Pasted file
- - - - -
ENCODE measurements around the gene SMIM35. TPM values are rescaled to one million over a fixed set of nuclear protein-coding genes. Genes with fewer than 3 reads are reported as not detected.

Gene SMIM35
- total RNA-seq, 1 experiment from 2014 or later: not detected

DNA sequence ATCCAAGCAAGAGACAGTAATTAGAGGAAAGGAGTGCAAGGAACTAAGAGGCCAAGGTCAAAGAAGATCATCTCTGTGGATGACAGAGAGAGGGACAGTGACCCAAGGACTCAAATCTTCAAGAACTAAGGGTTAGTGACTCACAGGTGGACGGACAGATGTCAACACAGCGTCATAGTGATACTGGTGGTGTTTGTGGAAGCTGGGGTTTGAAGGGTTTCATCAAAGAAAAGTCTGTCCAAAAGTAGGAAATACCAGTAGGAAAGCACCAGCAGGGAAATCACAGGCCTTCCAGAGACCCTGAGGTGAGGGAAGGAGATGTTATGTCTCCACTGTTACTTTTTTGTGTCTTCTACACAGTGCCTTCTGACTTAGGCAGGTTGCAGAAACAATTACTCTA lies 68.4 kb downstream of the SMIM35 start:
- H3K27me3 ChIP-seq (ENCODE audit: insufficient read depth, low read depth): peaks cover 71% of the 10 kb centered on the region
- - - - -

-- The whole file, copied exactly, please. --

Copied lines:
ENCODE measurements around the gene SMIM35. TPM values are rescaled to one million over a fixed set of nuclear protein-coding genes. Genes with fewer than 3 reads are reported as not detected.

Gene SMIM35
- total RNA-seq, 1 experiment from 2014 or later: not detected

DNA sequence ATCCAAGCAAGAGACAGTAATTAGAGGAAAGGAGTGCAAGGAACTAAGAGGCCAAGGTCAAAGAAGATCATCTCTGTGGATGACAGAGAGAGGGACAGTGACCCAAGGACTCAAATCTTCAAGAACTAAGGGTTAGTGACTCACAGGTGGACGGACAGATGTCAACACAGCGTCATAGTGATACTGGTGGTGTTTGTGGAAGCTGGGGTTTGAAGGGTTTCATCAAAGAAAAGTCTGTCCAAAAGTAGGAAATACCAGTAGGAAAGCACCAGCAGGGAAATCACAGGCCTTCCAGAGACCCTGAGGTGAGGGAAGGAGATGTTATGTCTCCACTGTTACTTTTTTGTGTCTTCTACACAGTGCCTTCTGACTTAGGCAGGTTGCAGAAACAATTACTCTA lies 68.4 kb downstream of the SMIM35 start:
- H3K27me3 ChIP-seq (ENCODE audit: insufficient read depth, low read depth): peaks cover 71% of the 10 kb centered on the region